Conveyor Maintenance work

Belt conveyors have been commonly used and widely employed to transfer and handle solids, bulk materials, and generally many forms of raw, semi-products, and final products in various types of plants and facilities.

The reliability and proper operation of a belt conveyor is related to the integrated reliability and operation of all components together. There have been different key parts and components in any belt conveyor such as structure (frame), idlers, pulleys, belt, driver system, and take-up system. Each affects the reliability, performance, and operation of the belt conveyor.

This article discusses key topics related to reliability, maintenance, and operation of belt conveyors including misalignment, mis-tracking, spillage, and slippage. These problems have been reported for many belt conveyors, and dealing with them and resolving them are important tasks in different operating plants.

Misalignment and deviations in structure

One of major problems in belt conveyors is misalignment and deviations in the structure, frames, and foundation. The conveyor frame or structure might be crooked or deformed. There have been many different forms and types for such problems, and there can be many different patterns and combinations of such deviations and deformations. The structure should be corrected and straightened in the affected areas.

In many cases, the structure is not level. Sometimes, the structural problem or deformation is because wrong type of fasteners are used or fasteners are too tight or too loose. In other cases, the structure or frame might not be strong enough to resist deformations and deflections under loads. In those cases, the structure or frame should be reinforced.

Idlers and pulleys

The second source is the misalignment imposed by idlers or pulleys due to many different types of issues and problems. Idlers or pulleys can be out- of-square with the belt centerline. Idler stands might not center on the belt; in these situations, idlers or their stands should be readjusted in deviated areas.

In general, too long distance between idlers has caused many problems. An optimum idler spacing is always recommended. Excessive sag of the belt between idlers can be an indication of long idler spacing or low take-up tension. This causes bulk materials to work and shuffle on the belt as it passes over idlers, which can cause other problems such as material slippage. The solution is the reduction of idler spacing, more belt tension, or both.

When the idler is not perfectly aligned with the belt, additional loading on the idler and additional drag on the belt can be introduced. When an idler is installed higher (elevated) than the adjacent idlers, the belt tension will add load to that idler.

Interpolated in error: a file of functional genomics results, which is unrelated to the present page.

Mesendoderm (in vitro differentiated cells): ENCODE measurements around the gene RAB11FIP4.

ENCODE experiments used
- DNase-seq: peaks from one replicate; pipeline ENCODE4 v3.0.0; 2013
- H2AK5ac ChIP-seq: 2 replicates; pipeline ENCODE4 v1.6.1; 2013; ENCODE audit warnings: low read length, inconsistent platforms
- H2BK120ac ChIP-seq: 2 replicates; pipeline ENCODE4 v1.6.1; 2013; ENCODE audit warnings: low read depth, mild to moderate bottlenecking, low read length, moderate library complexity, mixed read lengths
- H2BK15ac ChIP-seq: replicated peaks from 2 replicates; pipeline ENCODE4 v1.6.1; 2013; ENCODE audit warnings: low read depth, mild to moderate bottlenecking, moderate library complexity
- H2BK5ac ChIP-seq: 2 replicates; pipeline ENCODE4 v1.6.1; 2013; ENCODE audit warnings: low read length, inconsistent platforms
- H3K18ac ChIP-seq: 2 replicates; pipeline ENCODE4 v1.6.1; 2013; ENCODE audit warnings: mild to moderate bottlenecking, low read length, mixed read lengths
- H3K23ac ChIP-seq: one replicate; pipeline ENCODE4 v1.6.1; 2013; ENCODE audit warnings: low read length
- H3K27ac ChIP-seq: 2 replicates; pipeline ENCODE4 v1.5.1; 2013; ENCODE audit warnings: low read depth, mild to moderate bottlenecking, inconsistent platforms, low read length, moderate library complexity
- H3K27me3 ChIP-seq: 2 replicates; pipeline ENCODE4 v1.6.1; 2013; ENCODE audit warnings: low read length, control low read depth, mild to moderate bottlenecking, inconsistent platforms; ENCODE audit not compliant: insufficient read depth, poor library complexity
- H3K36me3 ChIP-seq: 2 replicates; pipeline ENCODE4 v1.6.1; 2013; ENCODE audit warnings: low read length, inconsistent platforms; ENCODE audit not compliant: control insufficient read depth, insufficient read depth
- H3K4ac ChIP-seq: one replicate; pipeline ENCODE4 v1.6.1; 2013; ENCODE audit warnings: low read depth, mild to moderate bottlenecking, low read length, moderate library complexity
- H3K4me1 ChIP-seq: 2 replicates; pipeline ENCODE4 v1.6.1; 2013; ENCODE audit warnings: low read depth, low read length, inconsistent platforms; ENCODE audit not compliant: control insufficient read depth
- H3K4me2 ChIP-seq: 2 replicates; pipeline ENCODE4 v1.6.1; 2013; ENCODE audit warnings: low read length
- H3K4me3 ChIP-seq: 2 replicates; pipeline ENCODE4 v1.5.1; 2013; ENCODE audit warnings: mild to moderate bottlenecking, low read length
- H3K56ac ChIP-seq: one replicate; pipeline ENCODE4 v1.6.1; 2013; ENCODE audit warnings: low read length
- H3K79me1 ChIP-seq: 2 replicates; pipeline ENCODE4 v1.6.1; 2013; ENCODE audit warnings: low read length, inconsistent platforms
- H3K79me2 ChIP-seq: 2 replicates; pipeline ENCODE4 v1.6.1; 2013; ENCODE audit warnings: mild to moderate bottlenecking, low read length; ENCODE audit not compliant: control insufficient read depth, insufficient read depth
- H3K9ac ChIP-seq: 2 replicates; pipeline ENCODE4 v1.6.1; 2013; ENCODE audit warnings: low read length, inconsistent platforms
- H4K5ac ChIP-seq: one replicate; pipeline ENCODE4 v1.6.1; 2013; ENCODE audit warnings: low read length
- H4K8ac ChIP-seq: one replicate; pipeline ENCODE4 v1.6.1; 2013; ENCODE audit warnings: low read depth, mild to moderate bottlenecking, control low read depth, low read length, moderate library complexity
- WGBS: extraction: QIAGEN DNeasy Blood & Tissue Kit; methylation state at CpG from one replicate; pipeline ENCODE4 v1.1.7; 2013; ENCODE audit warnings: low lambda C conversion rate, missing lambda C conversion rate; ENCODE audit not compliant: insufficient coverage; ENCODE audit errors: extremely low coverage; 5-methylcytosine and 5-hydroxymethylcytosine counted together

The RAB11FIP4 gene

Vertical misalignment is the vertical height difference between idlers. Angular deviation is another problem. Idler misalignment from the direction of belt travel can cause traverse slip between the idler and the belt, and addition drag to the overall conveyor operation.

Excessive forward tilt of trough rollers has caused some issues. It is desired to reduce forward tilt of idlers to less than 2° from vertical. Sticking and seized idlers can cause misalignment and many different sorts of problems. Attention is needed for bearings of idlers and pulleys and their greasing (lubrication). Both under-lubrication and over-lubrication have been reported as sources of problems.

Build-up of bulk material on idlers can generate some degrees of misalignment. This may mandate a thorough review of scrapers or other cleaning devices. Bulk material might be trapped between belt and pulley. For these cases, it is often required to install plows or scrapers on return run ahead of tail pulley. There has been focus on carrying rollers and the alignment exercises have traditionally concentrated on pulleys and carrying with little attention to return rollers. However, dirty, stuck, or misaligned return rollers have been sources of misalignment.

Belt imperfections

Another source of misalignment is the belt itself. For example, the belt might not be joined squarely, where poor splicing leads to misalignment. In most cases, the problematic splice should be removed, and the belt should be re-spliced.

Bowed belt is another widely reported problem, including for new belts. This condition may disappear during break-in. However, in many cases, the belt should be straightened or replaced. Belt edges may fold up on structure. The clearance should usually be adjusted and often more clearance is needed.

The cover of the belt is an extremely important part of the belt, and this cover should be selected after thorough review of handled bulk material and associated wear and damaging mechanisms. In many cases, the cover material may be wrongly selected, the thickness too small, or the quality was too low. This can be very problematic as if the cover is worn, the tension-carrying layers of the belt can be damaged, which can lead to a wide range of operational problems including belt mis-tracking and misalignment, and eventually to belt failure.

Finally, heat or chemical damage on the belt may occur. The cover of the belt is the first line of defence for such problems. The thickness and material of the cover should be suitable for each handled material and service, and case-by-case correct selection is mandatory. This is often overlooked which results in many operational problems and failures.

Route, profile, and transitions

The route, profile, and transitions have been known as another source of misalignment or generally operational problems. Smooth transition between different set of idlers or idlers and pulley are key for proper operation and reliability of a belt conveyor. In particular, an improper transition between the troughed belt section and terminal pulley(s) has been reported as the root cause of many problems including misalignment, and it is often necessary to adjust such transitions. Severe convex (hump) vertical curve also can be challenging. Idler spacing may be decreased in such a curve. It is always beneficial to increase curve radius.

Off-center or poor loading